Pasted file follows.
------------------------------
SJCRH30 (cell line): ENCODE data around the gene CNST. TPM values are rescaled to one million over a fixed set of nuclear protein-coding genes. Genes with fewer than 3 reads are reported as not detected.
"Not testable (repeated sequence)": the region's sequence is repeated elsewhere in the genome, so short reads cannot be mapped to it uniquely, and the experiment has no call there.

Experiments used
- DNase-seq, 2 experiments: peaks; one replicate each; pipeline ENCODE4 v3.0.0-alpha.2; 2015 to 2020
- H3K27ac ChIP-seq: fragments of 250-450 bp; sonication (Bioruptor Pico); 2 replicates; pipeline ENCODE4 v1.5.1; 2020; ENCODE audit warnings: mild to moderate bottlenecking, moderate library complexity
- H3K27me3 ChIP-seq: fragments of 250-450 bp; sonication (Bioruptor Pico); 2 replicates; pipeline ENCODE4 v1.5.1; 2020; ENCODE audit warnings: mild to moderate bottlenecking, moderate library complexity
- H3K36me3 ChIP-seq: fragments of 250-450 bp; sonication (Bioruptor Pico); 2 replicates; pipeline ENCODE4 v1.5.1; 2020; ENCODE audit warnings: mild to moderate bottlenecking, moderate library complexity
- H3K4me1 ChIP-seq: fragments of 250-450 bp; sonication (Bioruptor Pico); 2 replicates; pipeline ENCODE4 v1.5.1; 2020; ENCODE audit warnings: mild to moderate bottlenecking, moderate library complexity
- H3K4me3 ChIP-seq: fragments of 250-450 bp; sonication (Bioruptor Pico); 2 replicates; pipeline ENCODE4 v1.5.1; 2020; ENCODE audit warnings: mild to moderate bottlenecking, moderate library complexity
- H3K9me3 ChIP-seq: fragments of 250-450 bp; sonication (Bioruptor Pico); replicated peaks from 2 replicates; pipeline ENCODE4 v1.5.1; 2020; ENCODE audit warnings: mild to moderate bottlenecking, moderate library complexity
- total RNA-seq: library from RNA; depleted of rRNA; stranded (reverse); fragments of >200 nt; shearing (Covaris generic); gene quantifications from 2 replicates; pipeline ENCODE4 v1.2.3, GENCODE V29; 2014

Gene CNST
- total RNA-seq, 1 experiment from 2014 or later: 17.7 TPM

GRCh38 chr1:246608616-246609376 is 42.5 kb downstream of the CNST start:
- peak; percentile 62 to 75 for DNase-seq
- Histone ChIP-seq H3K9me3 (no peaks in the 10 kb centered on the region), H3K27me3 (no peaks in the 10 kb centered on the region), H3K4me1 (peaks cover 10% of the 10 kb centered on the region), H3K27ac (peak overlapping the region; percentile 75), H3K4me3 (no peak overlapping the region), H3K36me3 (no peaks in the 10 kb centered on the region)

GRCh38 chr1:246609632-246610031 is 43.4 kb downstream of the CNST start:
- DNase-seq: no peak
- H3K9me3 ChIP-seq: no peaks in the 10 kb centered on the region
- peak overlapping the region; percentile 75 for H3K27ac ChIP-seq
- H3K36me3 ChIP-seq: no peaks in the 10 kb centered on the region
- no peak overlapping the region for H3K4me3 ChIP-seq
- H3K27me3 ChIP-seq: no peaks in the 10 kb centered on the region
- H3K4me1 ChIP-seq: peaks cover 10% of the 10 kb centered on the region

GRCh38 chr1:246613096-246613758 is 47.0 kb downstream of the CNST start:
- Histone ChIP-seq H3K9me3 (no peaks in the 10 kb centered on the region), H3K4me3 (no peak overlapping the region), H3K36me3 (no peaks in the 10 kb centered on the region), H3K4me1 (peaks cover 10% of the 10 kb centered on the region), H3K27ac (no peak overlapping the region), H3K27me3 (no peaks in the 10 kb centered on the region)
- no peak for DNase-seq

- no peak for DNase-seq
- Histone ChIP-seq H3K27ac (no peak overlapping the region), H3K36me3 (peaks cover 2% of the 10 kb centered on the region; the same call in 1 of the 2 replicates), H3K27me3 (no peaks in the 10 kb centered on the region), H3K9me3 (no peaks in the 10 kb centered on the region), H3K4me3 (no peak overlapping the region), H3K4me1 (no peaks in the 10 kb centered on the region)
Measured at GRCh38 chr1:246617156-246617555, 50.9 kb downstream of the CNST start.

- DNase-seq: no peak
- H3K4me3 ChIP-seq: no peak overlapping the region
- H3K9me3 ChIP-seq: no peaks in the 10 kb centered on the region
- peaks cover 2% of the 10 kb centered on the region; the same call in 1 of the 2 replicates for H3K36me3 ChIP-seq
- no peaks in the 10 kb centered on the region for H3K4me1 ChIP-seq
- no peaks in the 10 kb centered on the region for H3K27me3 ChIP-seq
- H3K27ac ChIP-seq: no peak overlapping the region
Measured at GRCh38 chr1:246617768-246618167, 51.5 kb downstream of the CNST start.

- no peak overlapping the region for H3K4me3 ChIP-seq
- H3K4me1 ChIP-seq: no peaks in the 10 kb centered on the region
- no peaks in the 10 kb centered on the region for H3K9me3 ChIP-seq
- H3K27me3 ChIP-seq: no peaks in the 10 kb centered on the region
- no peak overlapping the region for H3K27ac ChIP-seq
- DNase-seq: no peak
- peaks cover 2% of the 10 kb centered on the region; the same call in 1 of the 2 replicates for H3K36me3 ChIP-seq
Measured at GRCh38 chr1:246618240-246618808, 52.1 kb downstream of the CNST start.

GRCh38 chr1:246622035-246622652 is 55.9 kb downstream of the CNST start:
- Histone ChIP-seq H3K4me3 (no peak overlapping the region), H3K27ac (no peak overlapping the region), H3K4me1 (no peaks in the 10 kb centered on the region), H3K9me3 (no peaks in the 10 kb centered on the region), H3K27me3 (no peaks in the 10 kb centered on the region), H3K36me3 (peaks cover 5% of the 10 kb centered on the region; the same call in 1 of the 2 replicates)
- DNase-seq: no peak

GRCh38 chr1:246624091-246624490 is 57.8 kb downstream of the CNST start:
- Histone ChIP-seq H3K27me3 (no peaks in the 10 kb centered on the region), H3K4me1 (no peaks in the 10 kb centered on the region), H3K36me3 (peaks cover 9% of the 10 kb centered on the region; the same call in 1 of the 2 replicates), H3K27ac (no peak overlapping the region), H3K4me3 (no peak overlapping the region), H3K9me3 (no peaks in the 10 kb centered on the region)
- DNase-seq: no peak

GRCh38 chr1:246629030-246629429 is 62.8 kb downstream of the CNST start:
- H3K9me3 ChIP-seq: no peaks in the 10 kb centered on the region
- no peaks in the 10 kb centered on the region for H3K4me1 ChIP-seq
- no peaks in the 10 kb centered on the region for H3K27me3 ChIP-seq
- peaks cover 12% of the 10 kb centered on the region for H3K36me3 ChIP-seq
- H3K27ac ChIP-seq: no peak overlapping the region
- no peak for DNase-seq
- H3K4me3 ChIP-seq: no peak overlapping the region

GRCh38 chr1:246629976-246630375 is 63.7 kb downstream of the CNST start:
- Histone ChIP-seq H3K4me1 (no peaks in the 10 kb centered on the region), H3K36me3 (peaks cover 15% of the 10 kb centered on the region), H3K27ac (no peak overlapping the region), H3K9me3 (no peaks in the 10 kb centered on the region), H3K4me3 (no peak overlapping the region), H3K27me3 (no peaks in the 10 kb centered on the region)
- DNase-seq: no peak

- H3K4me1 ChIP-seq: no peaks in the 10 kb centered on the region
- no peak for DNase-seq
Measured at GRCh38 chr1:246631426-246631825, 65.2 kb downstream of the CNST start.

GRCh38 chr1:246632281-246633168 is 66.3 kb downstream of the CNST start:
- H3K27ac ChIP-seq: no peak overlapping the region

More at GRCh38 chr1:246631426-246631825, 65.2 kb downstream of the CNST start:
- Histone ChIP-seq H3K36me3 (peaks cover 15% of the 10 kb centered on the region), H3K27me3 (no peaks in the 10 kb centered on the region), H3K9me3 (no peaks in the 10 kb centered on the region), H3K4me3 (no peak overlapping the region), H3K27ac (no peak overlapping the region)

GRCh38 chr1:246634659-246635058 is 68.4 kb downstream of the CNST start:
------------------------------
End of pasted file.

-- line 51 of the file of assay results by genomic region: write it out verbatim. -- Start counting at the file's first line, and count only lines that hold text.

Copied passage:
- Histone ChIP-seq H3K27me3 (no peaks in the 10 kb centered on the region), H3K4me1 (no peaks in the 10 kb centered on the region), H3K36me3 (peaks cover 9% of the 10 kb centered on the region; the same call in 1 of the 2 replicates), H3K27ac (no peak overlapping the region), H3K4me3 (no peak overlapping the region), H3K9me3 (no peaks in the 10 kb centered on the region)